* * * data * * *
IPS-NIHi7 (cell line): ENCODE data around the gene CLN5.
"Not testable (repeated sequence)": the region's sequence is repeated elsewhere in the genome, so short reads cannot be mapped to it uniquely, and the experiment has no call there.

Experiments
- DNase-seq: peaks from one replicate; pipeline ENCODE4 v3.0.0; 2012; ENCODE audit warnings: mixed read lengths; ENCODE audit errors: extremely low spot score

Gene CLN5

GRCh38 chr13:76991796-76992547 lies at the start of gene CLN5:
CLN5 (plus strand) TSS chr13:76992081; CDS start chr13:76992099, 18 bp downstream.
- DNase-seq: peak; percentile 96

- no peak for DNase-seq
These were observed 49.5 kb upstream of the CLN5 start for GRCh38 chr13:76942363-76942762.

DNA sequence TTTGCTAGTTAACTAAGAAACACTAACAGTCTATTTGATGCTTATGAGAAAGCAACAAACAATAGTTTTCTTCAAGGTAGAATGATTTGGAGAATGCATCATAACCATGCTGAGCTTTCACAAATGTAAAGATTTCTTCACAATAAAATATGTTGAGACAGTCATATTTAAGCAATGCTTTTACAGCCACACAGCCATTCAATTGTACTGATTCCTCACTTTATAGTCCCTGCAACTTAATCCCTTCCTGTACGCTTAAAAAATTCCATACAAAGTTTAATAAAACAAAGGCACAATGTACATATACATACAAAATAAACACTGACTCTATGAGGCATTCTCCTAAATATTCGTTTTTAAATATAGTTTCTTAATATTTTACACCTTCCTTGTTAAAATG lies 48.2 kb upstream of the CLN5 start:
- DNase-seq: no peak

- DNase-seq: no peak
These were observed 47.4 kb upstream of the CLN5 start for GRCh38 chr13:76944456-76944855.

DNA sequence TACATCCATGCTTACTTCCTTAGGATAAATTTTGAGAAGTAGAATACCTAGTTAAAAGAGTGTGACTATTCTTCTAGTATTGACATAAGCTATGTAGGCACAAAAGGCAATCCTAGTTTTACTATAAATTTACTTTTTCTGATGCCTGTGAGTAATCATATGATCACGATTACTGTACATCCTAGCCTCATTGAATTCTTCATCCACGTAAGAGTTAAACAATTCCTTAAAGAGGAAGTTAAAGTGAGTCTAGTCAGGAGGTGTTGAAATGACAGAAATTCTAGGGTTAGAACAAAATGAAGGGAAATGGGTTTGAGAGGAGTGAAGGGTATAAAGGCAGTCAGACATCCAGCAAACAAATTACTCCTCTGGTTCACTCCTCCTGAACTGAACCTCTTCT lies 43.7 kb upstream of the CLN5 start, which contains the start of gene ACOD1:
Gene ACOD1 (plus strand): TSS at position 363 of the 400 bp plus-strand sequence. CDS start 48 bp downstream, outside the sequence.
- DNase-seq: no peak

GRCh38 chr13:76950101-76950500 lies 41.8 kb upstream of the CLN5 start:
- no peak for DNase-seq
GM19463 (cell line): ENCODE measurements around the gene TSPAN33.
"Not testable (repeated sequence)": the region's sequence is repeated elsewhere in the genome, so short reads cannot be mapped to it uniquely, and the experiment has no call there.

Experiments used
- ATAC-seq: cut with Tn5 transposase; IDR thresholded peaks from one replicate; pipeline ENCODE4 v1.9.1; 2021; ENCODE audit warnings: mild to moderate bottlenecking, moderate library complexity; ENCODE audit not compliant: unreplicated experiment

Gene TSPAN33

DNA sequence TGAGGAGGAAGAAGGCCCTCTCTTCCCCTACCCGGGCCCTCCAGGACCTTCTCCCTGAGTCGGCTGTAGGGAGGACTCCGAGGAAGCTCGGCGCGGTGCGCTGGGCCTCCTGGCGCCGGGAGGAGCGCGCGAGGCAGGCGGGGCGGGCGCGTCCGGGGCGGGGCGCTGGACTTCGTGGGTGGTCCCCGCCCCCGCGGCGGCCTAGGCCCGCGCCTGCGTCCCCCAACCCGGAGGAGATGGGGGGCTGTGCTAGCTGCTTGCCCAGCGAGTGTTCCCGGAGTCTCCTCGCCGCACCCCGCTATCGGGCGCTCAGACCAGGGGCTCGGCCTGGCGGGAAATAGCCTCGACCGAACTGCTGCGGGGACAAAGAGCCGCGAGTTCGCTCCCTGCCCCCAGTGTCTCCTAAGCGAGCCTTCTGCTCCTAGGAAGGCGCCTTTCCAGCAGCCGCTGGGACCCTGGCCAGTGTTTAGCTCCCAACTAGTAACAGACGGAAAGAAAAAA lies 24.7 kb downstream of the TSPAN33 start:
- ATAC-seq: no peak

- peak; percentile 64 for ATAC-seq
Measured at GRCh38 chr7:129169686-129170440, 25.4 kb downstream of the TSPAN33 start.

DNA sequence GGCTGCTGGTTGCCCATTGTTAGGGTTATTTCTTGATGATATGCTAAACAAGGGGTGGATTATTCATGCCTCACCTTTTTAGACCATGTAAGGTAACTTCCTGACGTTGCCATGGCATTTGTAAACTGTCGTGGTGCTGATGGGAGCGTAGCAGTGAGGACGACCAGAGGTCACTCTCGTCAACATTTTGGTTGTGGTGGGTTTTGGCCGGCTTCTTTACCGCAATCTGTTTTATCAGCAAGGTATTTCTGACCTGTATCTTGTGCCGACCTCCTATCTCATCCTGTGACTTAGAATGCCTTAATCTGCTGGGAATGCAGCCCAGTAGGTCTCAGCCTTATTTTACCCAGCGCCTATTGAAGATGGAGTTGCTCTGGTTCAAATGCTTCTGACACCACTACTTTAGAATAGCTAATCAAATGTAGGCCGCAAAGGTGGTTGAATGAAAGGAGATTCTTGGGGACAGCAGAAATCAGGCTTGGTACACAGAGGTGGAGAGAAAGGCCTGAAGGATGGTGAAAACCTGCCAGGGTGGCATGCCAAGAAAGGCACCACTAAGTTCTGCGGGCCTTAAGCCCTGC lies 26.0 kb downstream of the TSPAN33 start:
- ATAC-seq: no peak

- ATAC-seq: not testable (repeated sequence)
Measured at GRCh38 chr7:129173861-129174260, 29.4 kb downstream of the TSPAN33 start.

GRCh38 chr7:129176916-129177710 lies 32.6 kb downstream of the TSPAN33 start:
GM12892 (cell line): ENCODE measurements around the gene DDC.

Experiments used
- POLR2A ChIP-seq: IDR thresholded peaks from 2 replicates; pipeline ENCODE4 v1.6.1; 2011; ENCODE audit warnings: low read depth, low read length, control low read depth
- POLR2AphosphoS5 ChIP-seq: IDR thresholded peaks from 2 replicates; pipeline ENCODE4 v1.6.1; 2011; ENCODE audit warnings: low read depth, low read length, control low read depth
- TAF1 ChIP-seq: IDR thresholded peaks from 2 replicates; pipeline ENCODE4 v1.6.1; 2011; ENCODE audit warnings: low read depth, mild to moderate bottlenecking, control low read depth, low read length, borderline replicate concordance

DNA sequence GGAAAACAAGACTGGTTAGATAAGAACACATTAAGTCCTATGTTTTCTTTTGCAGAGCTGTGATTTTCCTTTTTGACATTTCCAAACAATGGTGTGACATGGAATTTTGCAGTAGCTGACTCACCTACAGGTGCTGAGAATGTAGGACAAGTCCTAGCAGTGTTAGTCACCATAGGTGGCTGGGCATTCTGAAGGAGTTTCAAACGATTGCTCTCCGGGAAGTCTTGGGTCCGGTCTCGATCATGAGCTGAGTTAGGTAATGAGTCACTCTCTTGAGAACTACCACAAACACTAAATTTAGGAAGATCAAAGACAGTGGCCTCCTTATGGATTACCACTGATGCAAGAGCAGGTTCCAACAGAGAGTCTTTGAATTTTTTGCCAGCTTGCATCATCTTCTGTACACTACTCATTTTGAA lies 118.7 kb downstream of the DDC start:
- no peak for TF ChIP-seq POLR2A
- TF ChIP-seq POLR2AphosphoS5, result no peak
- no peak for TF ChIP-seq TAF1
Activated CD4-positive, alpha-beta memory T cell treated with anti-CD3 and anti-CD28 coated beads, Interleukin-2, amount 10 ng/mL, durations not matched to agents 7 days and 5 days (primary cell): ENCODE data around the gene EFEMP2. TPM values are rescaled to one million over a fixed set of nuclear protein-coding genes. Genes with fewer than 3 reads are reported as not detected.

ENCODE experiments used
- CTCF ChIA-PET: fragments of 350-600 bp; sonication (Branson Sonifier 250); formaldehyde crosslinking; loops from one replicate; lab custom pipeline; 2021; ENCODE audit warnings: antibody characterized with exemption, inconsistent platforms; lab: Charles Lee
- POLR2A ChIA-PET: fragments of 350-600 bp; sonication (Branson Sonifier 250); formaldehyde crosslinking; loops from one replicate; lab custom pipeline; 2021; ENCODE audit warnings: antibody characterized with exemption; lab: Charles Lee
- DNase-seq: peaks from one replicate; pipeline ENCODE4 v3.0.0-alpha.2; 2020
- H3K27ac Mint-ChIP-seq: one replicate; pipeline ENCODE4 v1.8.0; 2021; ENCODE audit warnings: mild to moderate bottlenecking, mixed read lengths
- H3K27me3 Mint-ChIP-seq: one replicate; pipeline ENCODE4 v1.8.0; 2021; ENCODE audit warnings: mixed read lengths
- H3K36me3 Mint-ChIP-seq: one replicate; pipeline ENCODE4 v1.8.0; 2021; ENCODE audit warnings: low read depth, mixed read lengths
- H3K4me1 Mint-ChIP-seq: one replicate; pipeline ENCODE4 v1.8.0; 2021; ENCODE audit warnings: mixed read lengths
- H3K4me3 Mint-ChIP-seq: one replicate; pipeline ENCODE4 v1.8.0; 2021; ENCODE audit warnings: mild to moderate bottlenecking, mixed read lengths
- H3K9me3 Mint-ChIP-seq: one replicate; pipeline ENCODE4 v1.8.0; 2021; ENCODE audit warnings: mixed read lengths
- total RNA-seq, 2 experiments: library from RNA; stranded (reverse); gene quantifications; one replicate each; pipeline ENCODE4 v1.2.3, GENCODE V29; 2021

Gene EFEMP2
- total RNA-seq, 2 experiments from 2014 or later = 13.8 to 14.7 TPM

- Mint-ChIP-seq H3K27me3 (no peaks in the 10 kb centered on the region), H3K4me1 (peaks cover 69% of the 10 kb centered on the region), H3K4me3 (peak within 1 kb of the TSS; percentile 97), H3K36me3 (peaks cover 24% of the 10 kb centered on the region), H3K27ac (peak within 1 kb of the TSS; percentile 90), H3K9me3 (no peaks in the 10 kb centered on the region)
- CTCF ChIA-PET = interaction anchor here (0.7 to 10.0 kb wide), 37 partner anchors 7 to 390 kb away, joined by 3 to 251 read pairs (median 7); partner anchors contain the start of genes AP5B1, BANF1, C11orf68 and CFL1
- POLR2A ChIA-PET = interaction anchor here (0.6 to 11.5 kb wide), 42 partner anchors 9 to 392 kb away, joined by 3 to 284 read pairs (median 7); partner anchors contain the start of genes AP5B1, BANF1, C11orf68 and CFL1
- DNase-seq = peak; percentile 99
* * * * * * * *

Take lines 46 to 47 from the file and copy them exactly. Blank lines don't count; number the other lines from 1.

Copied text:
- POLR2A ChIA-PET: fragments of 350-600 bp; sonication (Branson Sonifier 250); formaldehyde crosslinking; loops from one replicate; lab custom pipeline; 2021; ENCODE audit warnings: antibody characterized with exemption; lab: Charles Lee
- DNase-seq: peaks from one replicate; pipeline ENCODE4 v3.0.0-alpha.2; 2020